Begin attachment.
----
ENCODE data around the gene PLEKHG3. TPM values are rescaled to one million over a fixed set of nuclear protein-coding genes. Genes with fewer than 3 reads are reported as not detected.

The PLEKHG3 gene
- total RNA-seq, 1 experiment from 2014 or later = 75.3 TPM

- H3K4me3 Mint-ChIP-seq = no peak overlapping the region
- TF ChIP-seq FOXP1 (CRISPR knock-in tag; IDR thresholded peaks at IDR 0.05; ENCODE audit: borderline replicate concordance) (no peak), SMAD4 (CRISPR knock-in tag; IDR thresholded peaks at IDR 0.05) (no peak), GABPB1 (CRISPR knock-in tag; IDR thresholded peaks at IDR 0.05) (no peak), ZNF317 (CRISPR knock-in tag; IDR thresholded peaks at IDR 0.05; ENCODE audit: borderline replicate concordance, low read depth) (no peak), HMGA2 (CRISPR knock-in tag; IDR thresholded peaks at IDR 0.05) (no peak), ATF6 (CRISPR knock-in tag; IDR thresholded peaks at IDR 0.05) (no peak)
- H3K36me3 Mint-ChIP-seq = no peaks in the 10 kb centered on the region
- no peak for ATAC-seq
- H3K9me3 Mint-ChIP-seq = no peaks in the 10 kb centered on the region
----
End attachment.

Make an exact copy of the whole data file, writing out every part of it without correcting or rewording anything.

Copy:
ENCODE data around the gene PLEKHG3. TPM values are rescaled to one million over a fixed set of nuclear protein-coding genes. Genes with fewer than 3 reads are reported as not detected.

The PLEKHG3 gene
- total RNA-seq, 1 experiment from 2014 or later = 75.3 TPM

- H3K4me3 Mint-ChIP-seq = no peak overlapping the region
- TF ChIP-seq FOXP1 (CRISPR knock-in tag; IDR thresholded peaks at IDR 0.05; ENCODE audit: borderline replicate concordance) (no peak), SMAD4 (CRISPR knock-in tag; IDR thresholded peaks at IDR 0.05) (no peak), GABPB1 (CRISPR knock-in tag; IDR thresholded peaks at IDR 0.05) (no peak), ZNF317 (CRISPR knock-in tag; IDR thresholded peaks at IDR 0.05; ENCODE audit: borderline replicate concordance, low read depth) (no peak), HMGA2 (CRISPR knock-in tag; IDR thresholded peaks at IDR 0.05) (no peak), ATF6 (CRISPR knock-in tag; IDR thresholded peaks at IDR 0.05) (no peak)
- H3K36me3 Mint-ChIP-seq = no peaks in the 10 kb centered on the region
- no peak for ATAC-seq
- H3K9me3 Mint-ChIP-seq = no peaks in the 10 kb centered on the region